Ubiquitous computing--almost imperceptible, but everywhere around us--is rapidly becoming a reality. How will it change us? how can we shape its emergence?Smart buildings, smart furniture, smart clothing... even smart bathtubs. networked street signs and self-describing soda cans. Gestural interfaces like those seen in "Minority Report," The RFID tags now embedded in everything from credit cards to the family pet.All of these are facets of the ubiquitous computing author Adam Greenfield calls "everyware." In a series of brief, thoughtful meditations, Greenfield explains how everyware is already reshaping our lives, transforming our understanding of the cities we live in, the communities we belong to--and the way we see ourselves.What are people saying about the book?""Adam Greenfield is intense, engaged, intelligent and caring. I pay attention to him. I counsel you to do the same." "--HOWARD RHEINGOLD, AUTHOR, "SMART MOBS: THE NEXT SOCIAL REVOLUTION"""A gracefully written, fascinating, and deeply wise book on one of the most powerful ideas of the digital age--and the obstacles we must overcome before we can make ubiquitous computing a reality.""--STEVE SILBERMAN, EDITOR, "WIRED MAGAZINE" ""Adam is a visionary. he has true compassion and respect for ordinary users like me who are struggling to use and understand the new technology being thrust on us at overwhelming speed.""--REBECCA MACKINNON, BERKMAN CENTER FOR INTERNET AND SOCIETY, HARVARD UNIVERSITY"Everyware" is an AIGA Design Press book, published under Peachpit's New Riders imprint in partnership with AIGA.
First published in 1974, then reissued in 1986 with a long introduction by the author, which developed the analysis in the light of recent theory and related it to work done in the field since its first publication. The late Peter Marris shows how understanding grief can help us to understand processes of change, both personal and social, and to handle them with more compassion for ourselves and others. He sees grieving as the working out of a psychological reintegration, whose principles are essentially similar whether the structures of meaning' of our life fall apart from the loss of a personal relationship, of a predictable social context or of an interpretable world. Marris draws on his wide-ranging research to develop his argument. A study of widows, a description of the devastating effects of urban renewal projects on people whose familiar neighbourhoods are destroyed, an analysis of the activities of tribal associations in Nigeria, and reflections on the analogies between scientific and political revolutions are a few of the studies Marris weaves together in tracing the meaning of change and loss in human life.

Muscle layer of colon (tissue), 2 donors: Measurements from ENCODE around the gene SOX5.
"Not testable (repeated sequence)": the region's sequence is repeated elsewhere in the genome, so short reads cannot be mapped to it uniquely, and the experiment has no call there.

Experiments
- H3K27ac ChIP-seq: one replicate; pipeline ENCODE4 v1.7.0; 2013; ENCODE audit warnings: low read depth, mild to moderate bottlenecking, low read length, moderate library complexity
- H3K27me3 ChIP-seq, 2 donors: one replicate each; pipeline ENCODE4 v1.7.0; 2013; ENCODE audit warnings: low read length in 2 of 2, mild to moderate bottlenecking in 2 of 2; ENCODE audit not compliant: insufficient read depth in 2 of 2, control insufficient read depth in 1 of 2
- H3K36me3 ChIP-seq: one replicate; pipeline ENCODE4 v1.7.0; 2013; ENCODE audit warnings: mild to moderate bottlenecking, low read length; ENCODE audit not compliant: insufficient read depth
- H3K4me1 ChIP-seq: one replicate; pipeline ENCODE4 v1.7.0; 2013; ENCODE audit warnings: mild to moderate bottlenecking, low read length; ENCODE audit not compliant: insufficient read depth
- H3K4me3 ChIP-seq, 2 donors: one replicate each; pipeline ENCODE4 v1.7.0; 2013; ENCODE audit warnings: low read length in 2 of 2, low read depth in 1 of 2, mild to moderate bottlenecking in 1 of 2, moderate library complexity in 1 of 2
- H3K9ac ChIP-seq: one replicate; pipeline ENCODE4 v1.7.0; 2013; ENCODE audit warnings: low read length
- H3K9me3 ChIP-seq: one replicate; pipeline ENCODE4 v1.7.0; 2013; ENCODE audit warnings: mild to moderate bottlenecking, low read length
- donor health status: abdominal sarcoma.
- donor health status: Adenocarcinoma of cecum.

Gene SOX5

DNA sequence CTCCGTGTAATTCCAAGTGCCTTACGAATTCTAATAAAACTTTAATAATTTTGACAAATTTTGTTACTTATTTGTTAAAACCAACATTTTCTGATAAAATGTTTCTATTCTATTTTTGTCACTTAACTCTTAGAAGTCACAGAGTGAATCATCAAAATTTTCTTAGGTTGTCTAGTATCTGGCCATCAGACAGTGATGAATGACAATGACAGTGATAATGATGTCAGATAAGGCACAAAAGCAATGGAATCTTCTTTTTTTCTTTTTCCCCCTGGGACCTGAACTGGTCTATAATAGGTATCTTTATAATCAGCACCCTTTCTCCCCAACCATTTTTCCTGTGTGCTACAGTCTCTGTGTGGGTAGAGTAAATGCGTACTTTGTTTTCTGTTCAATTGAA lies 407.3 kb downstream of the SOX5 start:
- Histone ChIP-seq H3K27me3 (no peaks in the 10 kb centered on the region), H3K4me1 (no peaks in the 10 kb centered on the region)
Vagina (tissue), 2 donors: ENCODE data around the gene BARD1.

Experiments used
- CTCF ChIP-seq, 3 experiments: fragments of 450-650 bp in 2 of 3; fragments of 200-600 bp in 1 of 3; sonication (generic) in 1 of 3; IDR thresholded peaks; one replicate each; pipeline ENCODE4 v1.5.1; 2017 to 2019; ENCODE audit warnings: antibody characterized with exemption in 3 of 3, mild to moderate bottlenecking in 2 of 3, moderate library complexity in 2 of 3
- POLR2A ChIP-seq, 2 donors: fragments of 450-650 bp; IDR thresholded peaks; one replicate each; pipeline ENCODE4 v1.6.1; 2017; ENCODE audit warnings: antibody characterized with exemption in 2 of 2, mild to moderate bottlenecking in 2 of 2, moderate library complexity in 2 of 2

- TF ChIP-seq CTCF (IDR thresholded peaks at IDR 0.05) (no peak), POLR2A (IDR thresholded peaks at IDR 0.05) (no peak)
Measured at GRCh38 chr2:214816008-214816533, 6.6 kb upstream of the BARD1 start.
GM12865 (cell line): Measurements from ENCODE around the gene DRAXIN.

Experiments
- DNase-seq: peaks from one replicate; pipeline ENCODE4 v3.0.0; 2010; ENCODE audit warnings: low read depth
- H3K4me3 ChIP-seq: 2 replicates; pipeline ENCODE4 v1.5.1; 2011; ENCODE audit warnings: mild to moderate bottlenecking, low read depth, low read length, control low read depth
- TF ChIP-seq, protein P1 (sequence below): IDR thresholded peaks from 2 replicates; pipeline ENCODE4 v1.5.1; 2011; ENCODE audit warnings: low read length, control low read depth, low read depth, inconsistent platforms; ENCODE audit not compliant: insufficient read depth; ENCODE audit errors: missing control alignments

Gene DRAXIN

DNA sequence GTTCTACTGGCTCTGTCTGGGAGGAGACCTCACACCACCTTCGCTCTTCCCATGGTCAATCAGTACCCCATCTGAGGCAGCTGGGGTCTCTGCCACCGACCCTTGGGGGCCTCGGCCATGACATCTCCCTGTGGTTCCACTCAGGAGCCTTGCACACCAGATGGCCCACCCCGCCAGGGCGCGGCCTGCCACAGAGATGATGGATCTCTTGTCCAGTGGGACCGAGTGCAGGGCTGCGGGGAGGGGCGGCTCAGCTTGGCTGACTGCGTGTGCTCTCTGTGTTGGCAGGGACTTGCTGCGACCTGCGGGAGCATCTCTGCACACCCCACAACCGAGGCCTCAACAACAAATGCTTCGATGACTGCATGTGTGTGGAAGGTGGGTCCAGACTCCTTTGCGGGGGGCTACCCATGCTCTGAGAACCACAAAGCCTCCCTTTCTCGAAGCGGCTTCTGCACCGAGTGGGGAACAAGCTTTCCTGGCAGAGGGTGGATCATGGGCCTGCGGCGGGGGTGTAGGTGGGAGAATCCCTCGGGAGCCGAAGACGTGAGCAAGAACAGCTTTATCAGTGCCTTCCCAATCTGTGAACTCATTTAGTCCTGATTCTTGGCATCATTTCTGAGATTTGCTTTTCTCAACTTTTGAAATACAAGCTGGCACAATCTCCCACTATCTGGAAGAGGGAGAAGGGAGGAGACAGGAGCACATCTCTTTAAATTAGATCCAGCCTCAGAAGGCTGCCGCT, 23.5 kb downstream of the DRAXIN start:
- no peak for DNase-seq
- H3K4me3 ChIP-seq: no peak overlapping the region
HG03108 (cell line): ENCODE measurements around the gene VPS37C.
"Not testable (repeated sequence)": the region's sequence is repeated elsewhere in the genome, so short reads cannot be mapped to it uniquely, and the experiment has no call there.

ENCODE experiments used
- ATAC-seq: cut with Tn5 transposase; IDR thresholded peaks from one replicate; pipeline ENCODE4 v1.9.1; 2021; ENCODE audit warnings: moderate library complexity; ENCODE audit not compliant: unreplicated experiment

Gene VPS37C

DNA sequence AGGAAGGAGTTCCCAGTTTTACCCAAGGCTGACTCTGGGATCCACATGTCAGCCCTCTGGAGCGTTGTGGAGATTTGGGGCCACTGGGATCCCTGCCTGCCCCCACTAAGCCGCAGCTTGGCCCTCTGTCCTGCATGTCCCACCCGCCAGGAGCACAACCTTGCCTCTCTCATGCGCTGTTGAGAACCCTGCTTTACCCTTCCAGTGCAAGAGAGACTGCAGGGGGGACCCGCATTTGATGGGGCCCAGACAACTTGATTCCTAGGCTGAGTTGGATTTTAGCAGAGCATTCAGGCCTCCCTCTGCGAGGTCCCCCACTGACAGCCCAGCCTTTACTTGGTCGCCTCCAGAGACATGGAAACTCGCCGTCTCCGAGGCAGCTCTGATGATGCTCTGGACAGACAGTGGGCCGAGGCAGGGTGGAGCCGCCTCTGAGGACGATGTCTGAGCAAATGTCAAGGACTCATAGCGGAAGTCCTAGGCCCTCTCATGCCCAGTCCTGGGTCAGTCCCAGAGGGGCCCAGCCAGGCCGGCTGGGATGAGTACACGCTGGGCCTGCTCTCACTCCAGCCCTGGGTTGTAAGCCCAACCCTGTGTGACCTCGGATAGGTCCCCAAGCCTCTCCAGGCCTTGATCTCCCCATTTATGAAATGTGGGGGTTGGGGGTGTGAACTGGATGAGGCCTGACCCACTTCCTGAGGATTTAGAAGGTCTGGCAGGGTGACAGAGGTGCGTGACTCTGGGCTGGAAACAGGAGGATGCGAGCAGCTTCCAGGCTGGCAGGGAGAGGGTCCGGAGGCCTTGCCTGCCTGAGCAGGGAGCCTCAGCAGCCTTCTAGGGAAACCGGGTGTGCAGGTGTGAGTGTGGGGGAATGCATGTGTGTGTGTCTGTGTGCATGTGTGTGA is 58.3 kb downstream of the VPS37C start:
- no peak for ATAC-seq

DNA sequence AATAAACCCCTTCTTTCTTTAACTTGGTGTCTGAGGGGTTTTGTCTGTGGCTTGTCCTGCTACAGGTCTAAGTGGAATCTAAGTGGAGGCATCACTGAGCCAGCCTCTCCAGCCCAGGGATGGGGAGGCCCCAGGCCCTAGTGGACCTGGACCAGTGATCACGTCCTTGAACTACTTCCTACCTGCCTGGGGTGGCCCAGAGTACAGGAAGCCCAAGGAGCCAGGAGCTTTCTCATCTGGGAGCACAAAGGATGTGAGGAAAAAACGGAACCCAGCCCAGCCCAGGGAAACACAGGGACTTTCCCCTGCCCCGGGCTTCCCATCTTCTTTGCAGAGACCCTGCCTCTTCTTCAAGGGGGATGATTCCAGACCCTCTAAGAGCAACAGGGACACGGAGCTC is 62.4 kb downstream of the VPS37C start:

The revolutions of 1989 swept away Eastern Europe's communist governments and created expectations on the part of many observers that post-communist media would lead the liberated societies in establishing and embracing democratic political cultures. Peter Gross finds that it was utopian to hold such expectations of the media in societies in transition. On the one hand, those countries' media professionals had all learned their jobs under the communist regimes and could not instantly transform themselves into guides for a politically enabled populace, Gross argues. On the other hand, newcomers to the media world, even those who were notable literary figures, viewed themselves as social and political leaders rather than mere informers and facilitators of the resocialization required to form new democracies. The news media have remained highly politicized and partisan. So how are the media, civil society, and political culture related in societies in transition? And can changes in these relationships be anticipated? To address these questions, Entangled Evolutions examines media in post-1989 Eastern Europe. It studies the effects of privatization of the media, journalists' relations to political figures, institutional structures such as media laws, professional journalistic culture, and the media's relation to their market. Sources include interviews with journalists and politicians, sociological and political data from national surveys, and media audience studies.
A bold rethinking of the most powerful political idea in the worlddemocracyand the story of how radical democracy can yet transform America Democracy has been the American religion since before the Revolutionfrom New England town halls to the multicultural democracy of Atlantic pirate ships. But can our current political system, one that seems responsive only to the wealthiest among us and leaves most Americans feeling disengaged, voiceless, and disenfranchised, really be called democratic? And if the tools of our democracy are not working to solve the rising crises we face, how can weaverage citizensmake change happen? David Graeber, one of the most influential scholars and activists of his generation, takes readers on a journey through the idea of democracy, provocatively reorienting our understanding of pivotal historical moments, and extracts their lessons for todayfrom the birth of Athenian democracy and the founding of the United States of America to the global revolutions of the twentieth century and the rise of a new generation of activists. Underlying it all is a bracing argument that in the face of increasingly concentrated wealth and power in this country, a reenergized, reconceived democracyone based on consensus, equality, and broad participationcan yet provide us with the just, free, and fair society we want. The Democracy Project tells the story of the resilience of the democratic spirit and the adaptability of the democratic idea. It offers a fresh take on vital history and an impassioned argument that radical democracy is, more than ever, our best hope. Praise for David Graeber's Debt A sprawling, erudite, provocative work.Drake Bennett, Bloomberg Businessweek Written in a brash, engaging style, the book is also a philosophical inquiry into the nature of debtwhere it came from and how it evolved. The New York Times Book Review Fresh ... fascinating ... thought-provoking [and] exceedingly timely. Financial Times The book is more readable and entertaining than I can indicate. . . . Graeber is a scholarly researcher, an activist and a public intellectual. His field is the whole history of social and economic transactions. Peter Carey , The Observer One of the year's most influential books. Graeber situates the emergence of credit within the rise of class society, the destruction of societies based on webs of mutual commitment' and the constantly implied threat of physical violence that lies behind all social relations based on money.Paul Mason, The Guardian Part anthropological history and part provocative political argument, it's a useful corrective to what passes for contemporary conversation about debt and the economy.Jesse Singal, The Boston Globe Terrific . . . In the best anthropological tradition, he helps us reset our everyday ideas by exploring history and other civilizations, then boomeranging back to render our own world strange, and more open to change